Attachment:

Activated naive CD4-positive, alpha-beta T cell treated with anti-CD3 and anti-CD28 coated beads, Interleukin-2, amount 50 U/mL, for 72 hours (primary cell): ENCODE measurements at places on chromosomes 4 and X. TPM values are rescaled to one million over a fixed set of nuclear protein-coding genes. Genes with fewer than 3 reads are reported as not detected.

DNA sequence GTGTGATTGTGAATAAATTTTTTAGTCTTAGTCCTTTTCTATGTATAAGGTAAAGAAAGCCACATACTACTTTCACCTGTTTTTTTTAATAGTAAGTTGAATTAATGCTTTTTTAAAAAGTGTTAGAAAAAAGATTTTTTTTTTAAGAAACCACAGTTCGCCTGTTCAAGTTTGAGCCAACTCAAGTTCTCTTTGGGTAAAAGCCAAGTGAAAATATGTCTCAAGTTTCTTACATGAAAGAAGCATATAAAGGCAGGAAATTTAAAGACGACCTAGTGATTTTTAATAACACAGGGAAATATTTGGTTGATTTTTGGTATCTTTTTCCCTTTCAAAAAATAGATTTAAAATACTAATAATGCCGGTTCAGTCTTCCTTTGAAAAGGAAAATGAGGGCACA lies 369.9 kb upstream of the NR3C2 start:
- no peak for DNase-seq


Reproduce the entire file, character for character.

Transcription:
Activated naive CD4-positive, alpha-beta T cell treated with anti-CD3 and anti-CD28 coated beads, Interleukin-2, amount 50 U/mL, for 72 hours (primary cell): ENCODE measurements at places on chromosomes 4 and X. TPM values are rescaled to one million over a fixed set of nuclear protein-coding genes. Genes with fewer than 3 reads are reported as not detected.

DNA sequence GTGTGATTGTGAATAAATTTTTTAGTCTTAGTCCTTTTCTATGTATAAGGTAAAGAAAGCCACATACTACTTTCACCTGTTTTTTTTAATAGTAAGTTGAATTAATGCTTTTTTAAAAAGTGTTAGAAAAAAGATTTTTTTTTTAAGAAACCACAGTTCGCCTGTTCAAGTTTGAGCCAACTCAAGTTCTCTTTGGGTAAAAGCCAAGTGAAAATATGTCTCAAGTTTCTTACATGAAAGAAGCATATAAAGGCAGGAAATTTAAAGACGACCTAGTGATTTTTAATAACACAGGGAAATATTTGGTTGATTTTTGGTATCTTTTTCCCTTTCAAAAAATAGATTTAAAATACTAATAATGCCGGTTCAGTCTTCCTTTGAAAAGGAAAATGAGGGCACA lies 369.9 kb upstream of the NR3C2 start:
- no peak for DNase-seq